PH: Sure. I, you know, I think first and foremost, one of the things we did in the report is we looked at the literature around, you know, there have been a number of studies about what has been the price impact of retail choice. And some of them are these direct comparisons between default service in one period of time and retail choice over potentially a different period of time. Other ones have been more national or regional in scope. But the first thing we wanted to do was take a look at the literature see what the literature is saying. And then think about it in terms of whether or not there has been a good comprehensive evaluation of retail choice considering everything it is supposed to be and was thought it could be. So we, in addition to doing the literature review of price impacts, which is fairly unsatisfying, because in most cases analyses of the price impacts of retail choice are like comparing apples and oranges. They're just comparing one product of one term of one type with different products and there’s just a lot of analysis that's been done that doesn't really give a good comprehensive review of different retail products. So we took a step back and said, well, what is the right way to think about retail choice? If I'm sitting in a regulator’s position, and I'm being asked, should we end retail choice or not, I think what we tried to develop are a number of metrics that we think are important to that question. So that was the first step, what are the relevant metrics to evaluate retail choice? And then we went through an analysis of the experience to date based upon those metrics and came up with some observations. The key metrics that I think are so important to keep in mind – all of them – when trying to think about what the prospects are, and what the progress has been with retail choice include, first and foremost, competition. I was on the Massachusetts commission when we initiated retail choice back in the 1990s. And the real focus then wasn't so much on the role that retail choice could play in any sort of transition. It was really how can competition help consumers? And so specifically, the first question is, obviously, does retail choice expand consumer options for meeting electricity needs? You know, will it actually provide consumers, large and small, the opportunity to think about different ways of supplying their electricity? A second one is customer control and engagement and preferences. You know, it's very – one distinguishing characteristic of retail choice relative to traditional utility energy delivery has been that there are actually just a lot more different kinds of options available so that consumers can express their preferences by selecting suppliers and selecting retail products of different types. Another one is education and transparency. One of the things that we found looking at retail choice to this point is, I think, there are some states that have done a great job at educating consumers and having those consumers become knowledgeable purchasers of electricity. And Texas comes to mind first and foremost there. But in most other states we just haven’t really done a very good job and so there hasn’t been – whether it’s utility educational efforts, state educational efforts or even retail suppliers themselves – there just isn’t after this amount of time where retail choice has existed there has not been enough of a growth in everyone’s understanding of what options are available to them. And I’ll just mention two more. One is energy market evolution and climate goals. It’s a key question now whether or not retail energy markets can empower companies to evolve and generate different kinds of products that really look a lot more like the transition that's underway in the industry, something that retail suppliers can obviously do much more quickly than investor-owned utilities that have to go through long adjudicatory processes to create products and change pricing. So that's going to be, I think, going forward a huge important thing. And then the last one I'll mention is consumer protection in customer service. This is where I think certainly in Massachusetts at the time we initiated retail choice, and I think based upon our review in this report, many other states just went a little bit too light on consumer protection. And you know, this is a vital critical product for consumers. People can't live without electricity, or at least most do not want to live without electricity. And so making sure there's very strong consumer protection in place is, I think, a foundation of a healthy competitive market. And that's kind of where I think a lot of states, you know, have an opportunity to really beef up their consumer protection rules so that we can have retail choice but have it in a way that there's very little or no risk of retail suppliers taking advantage of consumers of any type. So that's kind of the range of metrics that we really thought are important to evaluate retail choice, and we lay that out in one of the sections of the report.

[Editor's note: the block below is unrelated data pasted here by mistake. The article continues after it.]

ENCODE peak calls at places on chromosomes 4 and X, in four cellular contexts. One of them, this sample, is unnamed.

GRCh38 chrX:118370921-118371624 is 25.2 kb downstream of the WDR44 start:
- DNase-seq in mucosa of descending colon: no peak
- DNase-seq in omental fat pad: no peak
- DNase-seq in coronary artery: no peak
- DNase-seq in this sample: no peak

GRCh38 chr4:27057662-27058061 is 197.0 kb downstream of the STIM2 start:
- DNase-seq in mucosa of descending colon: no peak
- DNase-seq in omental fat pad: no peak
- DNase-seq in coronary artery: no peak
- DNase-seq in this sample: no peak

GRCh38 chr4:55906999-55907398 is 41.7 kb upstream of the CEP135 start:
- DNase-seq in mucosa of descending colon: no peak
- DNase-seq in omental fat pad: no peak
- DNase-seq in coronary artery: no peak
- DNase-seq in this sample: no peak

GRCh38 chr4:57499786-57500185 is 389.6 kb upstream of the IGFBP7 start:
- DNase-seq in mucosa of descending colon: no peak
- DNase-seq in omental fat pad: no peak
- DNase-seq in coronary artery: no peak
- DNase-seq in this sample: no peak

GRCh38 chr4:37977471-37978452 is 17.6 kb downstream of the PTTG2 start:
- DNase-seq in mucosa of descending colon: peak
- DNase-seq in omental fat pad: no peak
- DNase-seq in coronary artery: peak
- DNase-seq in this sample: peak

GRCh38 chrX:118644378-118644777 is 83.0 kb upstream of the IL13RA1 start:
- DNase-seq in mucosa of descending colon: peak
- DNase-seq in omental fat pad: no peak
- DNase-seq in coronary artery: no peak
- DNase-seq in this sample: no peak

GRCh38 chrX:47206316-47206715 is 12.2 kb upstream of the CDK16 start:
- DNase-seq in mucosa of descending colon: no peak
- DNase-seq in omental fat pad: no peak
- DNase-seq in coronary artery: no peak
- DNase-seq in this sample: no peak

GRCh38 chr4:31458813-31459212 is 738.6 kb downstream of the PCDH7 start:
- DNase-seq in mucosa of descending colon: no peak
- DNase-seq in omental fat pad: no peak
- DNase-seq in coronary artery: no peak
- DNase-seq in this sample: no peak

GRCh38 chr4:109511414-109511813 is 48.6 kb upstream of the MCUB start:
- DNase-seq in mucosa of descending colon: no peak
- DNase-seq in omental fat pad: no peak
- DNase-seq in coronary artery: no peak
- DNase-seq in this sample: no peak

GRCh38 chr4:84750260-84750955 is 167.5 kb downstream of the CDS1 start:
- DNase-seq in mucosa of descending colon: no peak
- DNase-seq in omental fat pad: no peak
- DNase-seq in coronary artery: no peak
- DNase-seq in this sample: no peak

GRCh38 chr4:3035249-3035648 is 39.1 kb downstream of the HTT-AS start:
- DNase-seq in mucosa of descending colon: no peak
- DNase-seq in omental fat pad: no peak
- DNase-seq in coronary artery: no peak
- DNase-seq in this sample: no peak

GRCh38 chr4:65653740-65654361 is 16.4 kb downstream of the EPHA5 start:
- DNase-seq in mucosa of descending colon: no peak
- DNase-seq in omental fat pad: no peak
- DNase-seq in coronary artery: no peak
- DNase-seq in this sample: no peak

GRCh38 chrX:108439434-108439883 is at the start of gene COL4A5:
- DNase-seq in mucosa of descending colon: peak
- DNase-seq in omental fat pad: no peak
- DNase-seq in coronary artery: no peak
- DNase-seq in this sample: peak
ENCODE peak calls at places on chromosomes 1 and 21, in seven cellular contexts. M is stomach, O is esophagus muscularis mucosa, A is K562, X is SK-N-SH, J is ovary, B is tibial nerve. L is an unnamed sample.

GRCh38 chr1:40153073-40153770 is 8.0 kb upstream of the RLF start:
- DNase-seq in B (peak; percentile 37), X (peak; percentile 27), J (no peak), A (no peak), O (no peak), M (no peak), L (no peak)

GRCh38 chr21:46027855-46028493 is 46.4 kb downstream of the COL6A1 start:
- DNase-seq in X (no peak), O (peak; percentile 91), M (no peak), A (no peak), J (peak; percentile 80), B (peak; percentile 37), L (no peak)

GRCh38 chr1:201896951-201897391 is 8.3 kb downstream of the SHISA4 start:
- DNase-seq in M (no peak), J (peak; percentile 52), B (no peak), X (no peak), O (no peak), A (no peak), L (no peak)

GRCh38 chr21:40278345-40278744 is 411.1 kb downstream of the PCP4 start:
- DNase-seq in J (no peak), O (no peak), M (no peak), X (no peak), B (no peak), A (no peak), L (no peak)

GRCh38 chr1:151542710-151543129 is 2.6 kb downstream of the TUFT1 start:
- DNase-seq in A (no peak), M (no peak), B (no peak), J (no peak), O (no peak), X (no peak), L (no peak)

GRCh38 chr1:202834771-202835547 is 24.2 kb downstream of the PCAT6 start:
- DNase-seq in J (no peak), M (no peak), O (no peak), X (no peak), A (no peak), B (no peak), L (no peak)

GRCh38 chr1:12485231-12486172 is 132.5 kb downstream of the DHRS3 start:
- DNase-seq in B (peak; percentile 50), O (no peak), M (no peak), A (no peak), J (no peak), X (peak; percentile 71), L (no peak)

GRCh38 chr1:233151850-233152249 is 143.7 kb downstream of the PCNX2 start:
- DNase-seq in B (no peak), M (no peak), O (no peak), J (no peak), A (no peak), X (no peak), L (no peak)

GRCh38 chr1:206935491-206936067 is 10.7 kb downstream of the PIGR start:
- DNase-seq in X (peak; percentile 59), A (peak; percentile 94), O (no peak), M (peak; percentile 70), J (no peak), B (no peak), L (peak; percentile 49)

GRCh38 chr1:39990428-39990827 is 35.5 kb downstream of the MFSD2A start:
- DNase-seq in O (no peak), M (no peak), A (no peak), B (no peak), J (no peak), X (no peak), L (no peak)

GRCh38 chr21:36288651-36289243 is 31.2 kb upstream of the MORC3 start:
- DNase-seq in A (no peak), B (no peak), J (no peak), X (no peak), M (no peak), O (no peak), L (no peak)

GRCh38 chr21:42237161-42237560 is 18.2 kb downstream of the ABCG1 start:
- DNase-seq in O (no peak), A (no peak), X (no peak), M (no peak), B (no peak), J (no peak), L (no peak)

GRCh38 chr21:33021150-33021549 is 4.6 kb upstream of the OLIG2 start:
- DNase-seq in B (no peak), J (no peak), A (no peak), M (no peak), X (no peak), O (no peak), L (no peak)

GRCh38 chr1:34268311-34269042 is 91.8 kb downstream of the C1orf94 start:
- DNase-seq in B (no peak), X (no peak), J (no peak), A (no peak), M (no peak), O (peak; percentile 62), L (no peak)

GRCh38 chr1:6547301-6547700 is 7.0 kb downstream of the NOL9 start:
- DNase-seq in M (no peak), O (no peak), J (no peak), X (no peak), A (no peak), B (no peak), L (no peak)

EMP: I wish I had a dollar for every time I heard, well, competition was supposed to lower electricity costs. So a lot of what your report focused on was this whole issue of price, particularly prices in states with competition versus prices in states without competition. Do you want to elaborate on that?